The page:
The footballing authorities had not yet rebranded the UEFA Cup into the Europa League at this point, but there were still a myriad of qualifying rounds before the main event. These rounds eventually included teams dropping out of the Champions League and into the first found. After completing this array of matches, the group stage began. Although created to ape the Champions League format, the UEFA Cup group stage included five teams instead of four. Each club would play each other once (home or away) followed by four knockout rounds and a final.
Boro entered the draw as a seeded team, alongside FA Cup runners up Millwall, who had lost to Manchester United in the other domestic cup final. This was a huge boost, as it meant there was a strong chance of qualification for the group stages. There were some big names in the tournament, including top seeded Lazio, Parma, eventual finalists Sporting Lisbon, Schalke, Feyenoord and Sevilla to name a few. Obviously, fans wanted the biggest names at the Riverside, but drawing these in the group stages was what the club wanted.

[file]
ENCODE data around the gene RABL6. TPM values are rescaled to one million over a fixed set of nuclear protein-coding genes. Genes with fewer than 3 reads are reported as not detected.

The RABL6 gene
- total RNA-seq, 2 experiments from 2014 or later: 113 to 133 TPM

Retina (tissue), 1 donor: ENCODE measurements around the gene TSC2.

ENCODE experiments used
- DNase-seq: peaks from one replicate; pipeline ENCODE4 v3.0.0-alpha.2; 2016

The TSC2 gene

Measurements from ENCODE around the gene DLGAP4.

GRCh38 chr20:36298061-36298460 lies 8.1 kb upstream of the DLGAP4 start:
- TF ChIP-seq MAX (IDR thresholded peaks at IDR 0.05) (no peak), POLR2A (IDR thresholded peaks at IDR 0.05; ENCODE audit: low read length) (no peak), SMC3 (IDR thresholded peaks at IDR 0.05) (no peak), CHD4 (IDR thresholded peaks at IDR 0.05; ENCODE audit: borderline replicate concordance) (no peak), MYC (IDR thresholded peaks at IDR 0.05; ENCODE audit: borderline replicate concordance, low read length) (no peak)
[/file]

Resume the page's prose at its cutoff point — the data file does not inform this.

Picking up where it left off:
As it turned out, Boro were drawn against Banik Ostrava of the Czech Republic. They were mired in financial problems in the 90s, but had since recovered and won the Czech league title as Boro lifted the League Cup. As a league winner, they were entered into the third qualifying round of the Champions League. Qualification for the group stage in UEFA’s premier competition would have provided financial security and some prestige for the club that produced Milan Baros.
However, it wasn’t to be, their opponents Bayer Leverkusen were simply too much to handle. In the first leg the Germans ran out 4-0 winners. The second leg was a different story, with Banik emerging victorious. Incidentally, Leverkusen would go on to have a stellar performance in the group stage, finishing above Real Madrid, albeit with the same number of points, before being unceremoniously knocked out by eventual champions Liverpool.